“SRI is more than a trend that comes and goes,” says Lusenti. “It is here to stay and has acquired quite a lot of relevance in Switzerland because pension funds are managed by boards of trustees where employees’ representatives occupy half the seats.” He adds: “However, it could well be that poor performance has forced SRI out of investors’ priorities for the time being.” He continues: “The real test for SRI products, especially in the equity field would be if they can outperform over a number of years.” Lusenti also mentions corporate governance as another topic high on pension funds’ agendas. “So far very few companies are offering convincing solutions to them. There is a market to grasp easily here.”
With disappointing returns at the end of 2002, the industry has not yet started to recover from last year’s performance. However, managers are optimistic about the near future and expect it to be a busy period where investors will finalise the revision of their strategies and start manager searches for new mandates or for replacing those who haven’t met their expectations.
Both financial institutions and pension funds will need some time to recover from recent losses and prove that the pension fund industry, which has been seen as a model across Europe, is built on solid pillars and able to continue growing. Those wanting to profit from it will have to learn the rules of the Swiss market and, first of all, to really demonstrate they are better than the local professionals. “Switzerland is a mature pension funds market and no longer a ‘strongly-growing’ one,” says Lusenti. “Anyone wanting to do business here has to understand this. “On the other hand, the potential to get new business is still huge. First, you have all the asset classes which are getting more and more popular among pensions funds like hedge funds, small and midcaps, international real estate, mortgages and so on. Second, there is a lot of potential with the small and medium sized insured funds. Surprisingly, alomost all foreign managers focus exclusively on the very large funds rather than trying to get business from the ‘not-so-big guys’ where the relationships are usually more stable and the competitions less,” he says.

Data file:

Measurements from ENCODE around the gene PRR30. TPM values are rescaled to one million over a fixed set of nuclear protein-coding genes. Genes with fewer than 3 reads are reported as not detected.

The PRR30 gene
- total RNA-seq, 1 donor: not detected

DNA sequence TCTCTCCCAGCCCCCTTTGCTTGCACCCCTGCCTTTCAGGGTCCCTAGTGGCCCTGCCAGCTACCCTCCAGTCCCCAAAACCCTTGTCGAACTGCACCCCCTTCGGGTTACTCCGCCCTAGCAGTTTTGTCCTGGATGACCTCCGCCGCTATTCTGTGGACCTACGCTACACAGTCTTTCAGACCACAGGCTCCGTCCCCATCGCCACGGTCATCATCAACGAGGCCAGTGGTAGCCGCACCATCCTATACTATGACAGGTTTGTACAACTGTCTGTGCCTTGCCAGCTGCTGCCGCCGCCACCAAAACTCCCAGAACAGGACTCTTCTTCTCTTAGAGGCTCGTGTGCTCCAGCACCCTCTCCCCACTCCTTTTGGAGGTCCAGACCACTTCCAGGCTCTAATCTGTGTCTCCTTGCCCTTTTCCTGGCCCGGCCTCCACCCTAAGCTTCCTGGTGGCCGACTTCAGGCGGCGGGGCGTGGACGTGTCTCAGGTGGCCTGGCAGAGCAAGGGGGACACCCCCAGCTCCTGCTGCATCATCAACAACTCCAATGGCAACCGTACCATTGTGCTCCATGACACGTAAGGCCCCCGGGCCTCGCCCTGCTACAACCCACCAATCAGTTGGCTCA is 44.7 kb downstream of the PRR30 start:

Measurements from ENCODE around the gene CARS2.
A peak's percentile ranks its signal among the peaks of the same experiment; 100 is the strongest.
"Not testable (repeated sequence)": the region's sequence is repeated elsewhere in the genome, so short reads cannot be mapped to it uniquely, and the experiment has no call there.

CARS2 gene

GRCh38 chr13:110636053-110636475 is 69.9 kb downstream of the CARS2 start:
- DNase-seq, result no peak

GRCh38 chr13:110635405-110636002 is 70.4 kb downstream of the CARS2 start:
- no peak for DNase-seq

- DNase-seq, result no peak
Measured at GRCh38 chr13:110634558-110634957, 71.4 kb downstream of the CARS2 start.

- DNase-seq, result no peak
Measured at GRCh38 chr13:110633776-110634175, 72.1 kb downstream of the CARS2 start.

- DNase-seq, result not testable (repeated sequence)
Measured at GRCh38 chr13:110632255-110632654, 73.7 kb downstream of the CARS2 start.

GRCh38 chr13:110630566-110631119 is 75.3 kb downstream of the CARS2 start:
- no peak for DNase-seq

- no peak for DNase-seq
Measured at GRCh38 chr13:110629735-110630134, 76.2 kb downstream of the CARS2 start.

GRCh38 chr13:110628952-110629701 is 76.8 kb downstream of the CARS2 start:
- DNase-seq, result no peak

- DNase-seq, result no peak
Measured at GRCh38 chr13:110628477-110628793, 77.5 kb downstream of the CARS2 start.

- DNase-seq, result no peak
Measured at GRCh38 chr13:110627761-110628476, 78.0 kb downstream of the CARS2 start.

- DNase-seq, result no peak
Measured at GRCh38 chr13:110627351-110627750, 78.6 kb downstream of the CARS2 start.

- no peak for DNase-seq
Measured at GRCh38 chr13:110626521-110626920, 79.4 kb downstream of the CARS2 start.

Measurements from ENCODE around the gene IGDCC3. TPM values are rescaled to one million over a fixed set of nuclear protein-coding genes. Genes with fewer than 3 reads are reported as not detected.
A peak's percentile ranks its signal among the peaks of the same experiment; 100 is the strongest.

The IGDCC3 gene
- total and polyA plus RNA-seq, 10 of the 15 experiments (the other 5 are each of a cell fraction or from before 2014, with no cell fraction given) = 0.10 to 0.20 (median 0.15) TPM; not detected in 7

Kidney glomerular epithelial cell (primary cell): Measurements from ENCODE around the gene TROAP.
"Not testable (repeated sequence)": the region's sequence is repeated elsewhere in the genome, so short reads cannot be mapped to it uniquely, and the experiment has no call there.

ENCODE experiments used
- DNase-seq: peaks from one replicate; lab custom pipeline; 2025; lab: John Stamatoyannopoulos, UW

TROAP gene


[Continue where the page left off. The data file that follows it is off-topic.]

The decision recently taken by Swiss authorities to reduce the technical guarantee rate has created a storm against insurance companies which will not doubt contribute to transform the market. “These changes represent real opportunies for newcomers, since this segment of the market will certainly become more dynamic in the future,” he says. This is an area where new players have a lot to say because the established leaders are in trouble at present and even thinking of getting out of the business. But so far I haven’t seen any serious interest from international houses to position themselves as a trustworthy, long-term provider of financial services in this market segment.”